Cohen graced headlines in 2011 when federal agents raided his Northern California medical marijuana grow operation, despite actively working with local and state law enforcement to comply with regulations. His hope is that Washington will be positive role model for other states to follow.

"I think the market is going to have an ability to thrive," Cohen said. "It's going to be regulated very tightly, there's going to be a lot of tax revenue. I think it's going to be a successful program."

Bloomsday entry deadline draws near

Bloomsday entry deadline draws near

In just 20 days racers will cross the starting line for one of the world’s largest road races, but time is running out to enter Bloomsday. Tuesday is the last day to register by mail before facing the late entry fee.


Paper entries must be postmarked by  Tuesday, April 15th. After tomorrow you’ll have until April 20th to register online. You can also register in person at any Sports Authority until 9 pm Tuesday night.

Providence shows off new Medical Park

Providence shows off new Medical Park

Providence is calling their new $44 million facility in Spokane Valley a one stop shop.

The new medical park will meet almost every need of outpatient care, including an in-house pharmacy and coffee shop.

"The vision for this building was that we could provide all services, in one place. So we have family medicine and internal medicine, and if they need to see a specialist, we have specialty care here," said Kathy Tarcon, Chief Operating Officer of Providence Health System.

Providence says the new facility is both convenient and affordable. Visits to urgent care is less costly than emergency room visits, as well as outpatient surgery versus procedures done in the hospital.

"People who live in the Valley don't want to leave the Valley for their care. So that's one reason we decided to build here.50% of the Valley population goes to our hospitals, but we didn't have a large ambulance presence," said Tarcon.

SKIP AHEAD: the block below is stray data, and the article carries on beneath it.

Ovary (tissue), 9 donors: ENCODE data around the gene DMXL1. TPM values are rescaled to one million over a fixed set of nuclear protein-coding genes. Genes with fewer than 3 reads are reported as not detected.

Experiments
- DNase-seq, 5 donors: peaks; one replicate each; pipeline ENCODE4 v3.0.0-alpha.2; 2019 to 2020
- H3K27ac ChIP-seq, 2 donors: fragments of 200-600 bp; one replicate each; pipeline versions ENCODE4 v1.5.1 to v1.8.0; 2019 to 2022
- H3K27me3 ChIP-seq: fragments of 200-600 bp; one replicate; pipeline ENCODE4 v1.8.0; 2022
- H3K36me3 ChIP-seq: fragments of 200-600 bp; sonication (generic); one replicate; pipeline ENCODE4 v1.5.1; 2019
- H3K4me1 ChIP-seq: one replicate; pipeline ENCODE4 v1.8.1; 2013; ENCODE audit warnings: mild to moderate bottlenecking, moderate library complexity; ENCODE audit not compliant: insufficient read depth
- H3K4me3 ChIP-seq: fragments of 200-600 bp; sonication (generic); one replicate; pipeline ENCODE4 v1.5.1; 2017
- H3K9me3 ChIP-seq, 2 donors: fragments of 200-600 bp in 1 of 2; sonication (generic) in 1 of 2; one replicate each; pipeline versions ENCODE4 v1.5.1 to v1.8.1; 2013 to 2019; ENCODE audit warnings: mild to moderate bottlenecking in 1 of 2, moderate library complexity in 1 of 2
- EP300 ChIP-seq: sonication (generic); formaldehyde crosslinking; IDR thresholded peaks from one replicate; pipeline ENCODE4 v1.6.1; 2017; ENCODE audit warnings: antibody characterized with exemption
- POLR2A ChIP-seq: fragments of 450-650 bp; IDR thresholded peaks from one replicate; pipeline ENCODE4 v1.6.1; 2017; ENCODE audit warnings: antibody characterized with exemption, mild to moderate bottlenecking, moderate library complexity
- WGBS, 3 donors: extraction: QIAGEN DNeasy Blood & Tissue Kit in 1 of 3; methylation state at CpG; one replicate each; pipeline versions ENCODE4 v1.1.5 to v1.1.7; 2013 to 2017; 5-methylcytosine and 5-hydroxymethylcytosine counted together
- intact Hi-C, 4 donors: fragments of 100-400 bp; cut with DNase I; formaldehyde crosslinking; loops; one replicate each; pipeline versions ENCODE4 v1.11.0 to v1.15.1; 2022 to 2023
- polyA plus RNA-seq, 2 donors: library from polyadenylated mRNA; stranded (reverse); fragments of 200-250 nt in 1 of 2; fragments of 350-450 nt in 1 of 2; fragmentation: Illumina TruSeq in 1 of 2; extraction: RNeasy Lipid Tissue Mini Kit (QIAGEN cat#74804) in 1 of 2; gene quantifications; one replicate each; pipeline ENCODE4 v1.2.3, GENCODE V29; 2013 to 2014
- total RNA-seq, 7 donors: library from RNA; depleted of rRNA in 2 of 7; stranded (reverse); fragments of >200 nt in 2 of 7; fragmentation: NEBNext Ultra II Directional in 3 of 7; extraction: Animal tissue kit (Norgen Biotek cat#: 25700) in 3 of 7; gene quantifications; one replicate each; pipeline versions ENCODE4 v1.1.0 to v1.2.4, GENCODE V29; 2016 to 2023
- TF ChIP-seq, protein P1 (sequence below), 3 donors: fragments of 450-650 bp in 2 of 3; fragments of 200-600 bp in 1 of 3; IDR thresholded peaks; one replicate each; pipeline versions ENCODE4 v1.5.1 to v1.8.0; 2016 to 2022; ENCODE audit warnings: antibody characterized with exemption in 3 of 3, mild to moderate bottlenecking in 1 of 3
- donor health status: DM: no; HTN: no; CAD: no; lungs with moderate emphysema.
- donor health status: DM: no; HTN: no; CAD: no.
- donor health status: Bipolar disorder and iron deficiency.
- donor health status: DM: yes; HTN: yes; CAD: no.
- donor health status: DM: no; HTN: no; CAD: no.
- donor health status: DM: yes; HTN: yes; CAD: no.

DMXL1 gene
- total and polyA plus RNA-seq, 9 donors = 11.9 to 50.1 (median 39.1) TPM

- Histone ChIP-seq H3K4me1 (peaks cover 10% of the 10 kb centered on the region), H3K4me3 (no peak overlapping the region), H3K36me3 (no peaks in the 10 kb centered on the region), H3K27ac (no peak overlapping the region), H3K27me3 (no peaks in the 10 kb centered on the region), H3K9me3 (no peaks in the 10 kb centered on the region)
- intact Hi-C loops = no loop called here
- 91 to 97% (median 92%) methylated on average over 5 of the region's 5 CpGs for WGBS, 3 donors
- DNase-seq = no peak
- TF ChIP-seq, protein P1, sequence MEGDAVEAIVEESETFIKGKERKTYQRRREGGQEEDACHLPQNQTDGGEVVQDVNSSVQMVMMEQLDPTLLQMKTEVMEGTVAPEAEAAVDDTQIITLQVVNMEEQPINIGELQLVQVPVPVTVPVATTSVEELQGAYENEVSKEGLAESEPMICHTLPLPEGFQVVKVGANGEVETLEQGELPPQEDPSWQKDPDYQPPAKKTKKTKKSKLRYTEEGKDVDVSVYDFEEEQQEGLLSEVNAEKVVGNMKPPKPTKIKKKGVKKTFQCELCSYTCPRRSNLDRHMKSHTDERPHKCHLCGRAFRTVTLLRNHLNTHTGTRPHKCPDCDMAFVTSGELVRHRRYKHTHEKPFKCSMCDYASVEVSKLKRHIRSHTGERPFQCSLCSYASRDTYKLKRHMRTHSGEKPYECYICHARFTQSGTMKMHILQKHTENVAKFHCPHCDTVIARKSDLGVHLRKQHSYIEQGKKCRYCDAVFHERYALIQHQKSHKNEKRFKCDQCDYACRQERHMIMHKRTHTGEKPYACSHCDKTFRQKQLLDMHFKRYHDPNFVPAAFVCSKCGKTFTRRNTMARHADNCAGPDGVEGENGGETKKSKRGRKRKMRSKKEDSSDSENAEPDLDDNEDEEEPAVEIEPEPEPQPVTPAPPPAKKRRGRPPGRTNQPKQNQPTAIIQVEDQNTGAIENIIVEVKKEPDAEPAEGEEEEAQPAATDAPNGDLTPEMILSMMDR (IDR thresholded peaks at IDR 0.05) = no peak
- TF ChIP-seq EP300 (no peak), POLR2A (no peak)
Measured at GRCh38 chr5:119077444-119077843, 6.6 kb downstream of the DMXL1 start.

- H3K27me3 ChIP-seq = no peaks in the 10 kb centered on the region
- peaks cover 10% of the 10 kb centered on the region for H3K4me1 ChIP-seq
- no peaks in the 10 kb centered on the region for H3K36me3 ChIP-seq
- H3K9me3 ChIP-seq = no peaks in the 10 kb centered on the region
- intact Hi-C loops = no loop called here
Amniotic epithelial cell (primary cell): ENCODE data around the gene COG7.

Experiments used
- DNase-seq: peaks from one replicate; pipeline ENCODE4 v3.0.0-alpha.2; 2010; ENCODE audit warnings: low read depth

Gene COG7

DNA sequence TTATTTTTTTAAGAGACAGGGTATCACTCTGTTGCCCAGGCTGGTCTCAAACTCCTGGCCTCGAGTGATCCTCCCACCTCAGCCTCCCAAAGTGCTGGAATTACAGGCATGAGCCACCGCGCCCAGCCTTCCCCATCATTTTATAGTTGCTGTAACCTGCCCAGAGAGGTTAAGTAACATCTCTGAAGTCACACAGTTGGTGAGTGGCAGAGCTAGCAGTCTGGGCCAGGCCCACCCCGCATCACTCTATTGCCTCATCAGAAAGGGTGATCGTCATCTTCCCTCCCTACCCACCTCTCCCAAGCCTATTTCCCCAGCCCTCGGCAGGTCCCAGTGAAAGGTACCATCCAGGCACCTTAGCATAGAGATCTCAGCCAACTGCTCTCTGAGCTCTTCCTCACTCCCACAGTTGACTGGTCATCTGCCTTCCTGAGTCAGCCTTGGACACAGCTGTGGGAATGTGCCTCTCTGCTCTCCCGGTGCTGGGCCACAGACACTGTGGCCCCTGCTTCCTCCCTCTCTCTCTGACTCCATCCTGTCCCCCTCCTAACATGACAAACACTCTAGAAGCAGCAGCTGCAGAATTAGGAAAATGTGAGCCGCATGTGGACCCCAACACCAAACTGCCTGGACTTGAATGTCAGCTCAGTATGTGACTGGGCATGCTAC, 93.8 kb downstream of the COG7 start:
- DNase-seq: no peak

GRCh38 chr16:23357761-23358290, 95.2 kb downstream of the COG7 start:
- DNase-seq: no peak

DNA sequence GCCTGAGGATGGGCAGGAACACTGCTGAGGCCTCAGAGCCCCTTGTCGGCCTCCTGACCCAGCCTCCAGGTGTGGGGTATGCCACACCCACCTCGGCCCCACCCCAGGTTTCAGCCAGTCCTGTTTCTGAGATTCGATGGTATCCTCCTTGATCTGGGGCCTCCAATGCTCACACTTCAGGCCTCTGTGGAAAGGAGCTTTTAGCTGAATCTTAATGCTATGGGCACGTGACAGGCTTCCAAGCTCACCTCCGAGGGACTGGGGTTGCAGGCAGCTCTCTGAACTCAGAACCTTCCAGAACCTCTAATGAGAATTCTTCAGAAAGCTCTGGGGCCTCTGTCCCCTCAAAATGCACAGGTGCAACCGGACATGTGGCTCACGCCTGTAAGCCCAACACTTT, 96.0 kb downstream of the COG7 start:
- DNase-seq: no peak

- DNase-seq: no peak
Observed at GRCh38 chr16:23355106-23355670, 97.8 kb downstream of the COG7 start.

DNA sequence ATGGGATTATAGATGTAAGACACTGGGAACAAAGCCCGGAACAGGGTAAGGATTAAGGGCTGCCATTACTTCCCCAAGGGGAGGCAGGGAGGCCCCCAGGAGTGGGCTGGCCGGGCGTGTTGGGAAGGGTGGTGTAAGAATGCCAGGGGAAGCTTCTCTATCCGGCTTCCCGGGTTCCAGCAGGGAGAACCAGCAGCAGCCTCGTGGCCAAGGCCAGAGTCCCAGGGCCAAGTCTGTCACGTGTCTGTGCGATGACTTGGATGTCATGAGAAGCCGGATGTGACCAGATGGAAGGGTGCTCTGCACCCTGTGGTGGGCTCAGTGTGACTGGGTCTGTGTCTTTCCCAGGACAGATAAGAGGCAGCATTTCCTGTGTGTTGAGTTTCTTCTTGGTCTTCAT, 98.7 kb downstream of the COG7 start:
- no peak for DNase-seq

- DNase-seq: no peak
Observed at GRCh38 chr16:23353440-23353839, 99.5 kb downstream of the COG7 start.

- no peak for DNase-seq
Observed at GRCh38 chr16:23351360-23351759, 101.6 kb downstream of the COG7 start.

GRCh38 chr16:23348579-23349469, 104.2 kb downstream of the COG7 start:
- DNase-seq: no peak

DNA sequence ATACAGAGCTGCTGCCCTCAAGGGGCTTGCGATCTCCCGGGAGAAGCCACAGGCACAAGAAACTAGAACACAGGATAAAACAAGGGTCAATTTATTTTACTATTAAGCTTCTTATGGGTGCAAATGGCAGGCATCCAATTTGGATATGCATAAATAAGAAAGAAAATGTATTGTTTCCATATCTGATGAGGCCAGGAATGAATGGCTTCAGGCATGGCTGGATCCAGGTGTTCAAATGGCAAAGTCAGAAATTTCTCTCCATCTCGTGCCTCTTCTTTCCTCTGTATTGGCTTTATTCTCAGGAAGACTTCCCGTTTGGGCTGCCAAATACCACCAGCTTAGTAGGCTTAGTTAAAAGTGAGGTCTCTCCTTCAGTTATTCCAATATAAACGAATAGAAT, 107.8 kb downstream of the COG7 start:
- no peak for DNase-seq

The doors of the new facility will officially open April 28th for urgent care, family medicine and internal medicine. All other specialties should be open by the end of August.

Intermountain search dogs and handlers back from Oso

Intermountain search dogs and handlers back from Oso

Intermountain Search Dogs most frequently work with the Spokane County Sheriff's Department doing search and rescues. However, when the devastation of the mudslide hit, they wanted to help.

"We looked at the pictures and we kind of thought, oh yeah we know what we're going for, and we got there and it was just like, wow," said Phoebe Duke, of Intermountain Search Dogs.

Just five days after the mudslide they packed up and headed to Oso, to help lead the search in recovering victims.

"That search without dogs would have been pretty much impossible," said Duke.

The dogs and their handlers spent long hours working through the thick mud and debris, that in many cases went up to the dog's stomachs. The dogs were successful in recovering bodies, as well as clearing areas so rescue crews could focus on high probability areas. The search was both physically exhausting, and mentally draining.

"You had to compartmentalize it, and do your job and work, and then when you come home, that's when it's hard when the reality hits you, that was someone's child you were looking for, someone's grandmother," said Robyn Moug, of Intermountain Search Dogs.